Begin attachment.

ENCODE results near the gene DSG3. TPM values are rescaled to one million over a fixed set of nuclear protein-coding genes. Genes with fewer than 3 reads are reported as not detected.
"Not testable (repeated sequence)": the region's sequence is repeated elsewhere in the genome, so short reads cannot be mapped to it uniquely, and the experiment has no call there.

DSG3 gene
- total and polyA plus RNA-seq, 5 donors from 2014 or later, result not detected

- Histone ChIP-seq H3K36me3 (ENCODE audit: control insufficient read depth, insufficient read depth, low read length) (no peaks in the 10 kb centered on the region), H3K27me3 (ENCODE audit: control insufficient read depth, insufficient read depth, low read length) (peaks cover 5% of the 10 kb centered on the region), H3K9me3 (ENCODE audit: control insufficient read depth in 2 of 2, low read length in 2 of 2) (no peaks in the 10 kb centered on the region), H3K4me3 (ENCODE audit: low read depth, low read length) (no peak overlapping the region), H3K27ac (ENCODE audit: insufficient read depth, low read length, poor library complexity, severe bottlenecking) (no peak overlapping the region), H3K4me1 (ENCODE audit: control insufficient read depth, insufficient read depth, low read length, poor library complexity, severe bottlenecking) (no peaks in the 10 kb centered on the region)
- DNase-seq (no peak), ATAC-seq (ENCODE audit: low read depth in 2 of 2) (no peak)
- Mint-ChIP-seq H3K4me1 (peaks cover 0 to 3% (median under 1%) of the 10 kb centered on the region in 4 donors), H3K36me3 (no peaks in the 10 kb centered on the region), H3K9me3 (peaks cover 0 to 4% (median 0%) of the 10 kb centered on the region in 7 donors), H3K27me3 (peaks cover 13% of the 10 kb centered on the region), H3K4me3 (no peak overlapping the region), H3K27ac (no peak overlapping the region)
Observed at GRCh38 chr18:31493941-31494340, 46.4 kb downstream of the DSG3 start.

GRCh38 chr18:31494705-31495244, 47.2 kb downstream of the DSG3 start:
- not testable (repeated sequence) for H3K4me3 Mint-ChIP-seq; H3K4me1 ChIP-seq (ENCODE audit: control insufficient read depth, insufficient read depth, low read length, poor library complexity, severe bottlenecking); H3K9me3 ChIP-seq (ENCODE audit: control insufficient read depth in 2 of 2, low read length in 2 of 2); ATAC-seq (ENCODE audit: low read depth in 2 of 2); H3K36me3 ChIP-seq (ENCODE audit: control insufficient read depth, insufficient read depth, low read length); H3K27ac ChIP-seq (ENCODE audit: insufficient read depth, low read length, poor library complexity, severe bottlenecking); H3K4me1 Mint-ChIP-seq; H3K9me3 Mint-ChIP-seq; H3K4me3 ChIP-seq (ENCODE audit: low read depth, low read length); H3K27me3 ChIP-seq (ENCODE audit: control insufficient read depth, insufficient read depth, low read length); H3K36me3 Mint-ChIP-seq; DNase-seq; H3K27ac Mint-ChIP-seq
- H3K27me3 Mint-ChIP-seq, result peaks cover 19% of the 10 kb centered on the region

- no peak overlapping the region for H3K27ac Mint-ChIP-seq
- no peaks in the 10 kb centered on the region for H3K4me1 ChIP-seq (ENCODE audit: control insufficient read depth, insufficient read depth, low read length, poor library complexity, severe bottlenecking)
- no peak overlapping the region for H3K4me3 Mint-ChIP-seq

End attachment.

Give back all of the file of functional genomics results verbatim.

ENCODE results near the gene DSG3. TPM values are rescaled to one million over a fixed set of nuclear protein-coding genes. Genes with fewer than 3 reads are reported as not detected.
"Not testable (repeated sequence)": the region's sequence is repeated elsewhere in the genome, so short reads cannot be mapped to it uniquely, and the experiment has no call there.

DSG3 gene
- total and polyA plus RNA-seq, 5 donors from 2014 or later, result not detected

- Histone ChIP-seq H3K36me3 (ENCODE audit: control insufficient read depth, insufficient read depth, low read length) (no peaks in the 10 kb centered on the region), H3K27me3 (ENCODE audit: control insufficient read depth, insufficient read depth, low read length) (peaks cover 5% of the 10 kb centered on the region), H3K9me3 (ENCODE audit: control insufficient read depth in 2 of 2, low read length in 2 of 2) (no peaks in the 10 kb centered on the region), H3K4me3 (ENCODE audit: low read depth, low read length) (no peak overlapping the region), H3K27ac (ENCODE audit: insufficient read depth, low read length, poor library complexity, severe bottlenecking) (no peak overlapping the region), H3K4me1 (ENCODE audit: control insufficient read depth, insufficient read depth, low read length, poor library complexity, severe bottlenecking) (no peaks in the 10 kb centered on the region)
- DNase-seq (no peak), ATAC-seq (ENCODE audit: low read depth in 2 of 2) (no peak)
- Mint-ChIP-seq H3K4me1 (peaks cover 0 to 3% (median under 1%) of the 10 kb centered on the region in 4 donors), H3K36me3 (no peaks in the 10 kb centered on the region), H3K9me3 (peaks cover 0 to 4% (median 0%) of the 10 kb centered on the region in 7 donors), H3K27me3 (peaks cover 13% of the 10 kb centered on the region), H3K4me3 (no peak overlapping the region), H3K27ac (no peak overlapping the region)
Observed at GRCh38 chr18:31493941-31494340, 46.4 kb downstream of the DSG3 start.

GRCh38 chr18:31494705-31495244, 47.2 kb downstream of the DSG3 start:
- not testable (repeated sequence) for H3K4me3 Mint-ChIP-seq; H3K4me1 ChIP-seq (ENCODE audit: control insufficient read depth, insufficient read depth, low read length, poor library complexity, severe bottlenecking); H3K9me3 ChIP-seq (ENCODE audit: control insufficient read depth in 2 of 2, low read length in 2 of 2); ATAC-seq (ENCODE audit: low read depth in 2 of 2); H3K36me3 ChIP-seq (ENCODE audit: control insufficient read depth, insufficient read depth, low read length); H3K27ac ChIP-seq (ENCODE audit: insufficient read depth, low read length, poor library complexity, severe bottlenecking); H3K4me1 Mint-ChIP-seq; H3K9me3 Mint-ChIP-seq; H3K4me3 ChIP-seq (ENCODE audit: low read depth, low read length); H3K27me3 ChIP-seq (ENCODE audit: control insufficient read depth, insufficient read depth, low read length); H3K36me3 Mint-ChIP-seq; DNase-seq; H3K27ac Mint-ChIP-seq
- H3K27me3 Mint-ChIP-seq, result peaks cover 19% of the 10 kb centered on the region

- no peak overlapping the region for H3K27ac Mint-ChIP-seq
- no peaks in the 10 kb centered on the region for H3K4me1 ChIP-seq (ENCODE audit: control insufficient read depth, insufficient read depth, low read length, poor library complexity, severe bottlenecking)
- no peak overlapping the region for H3K4me3 Mint-ChIP-seq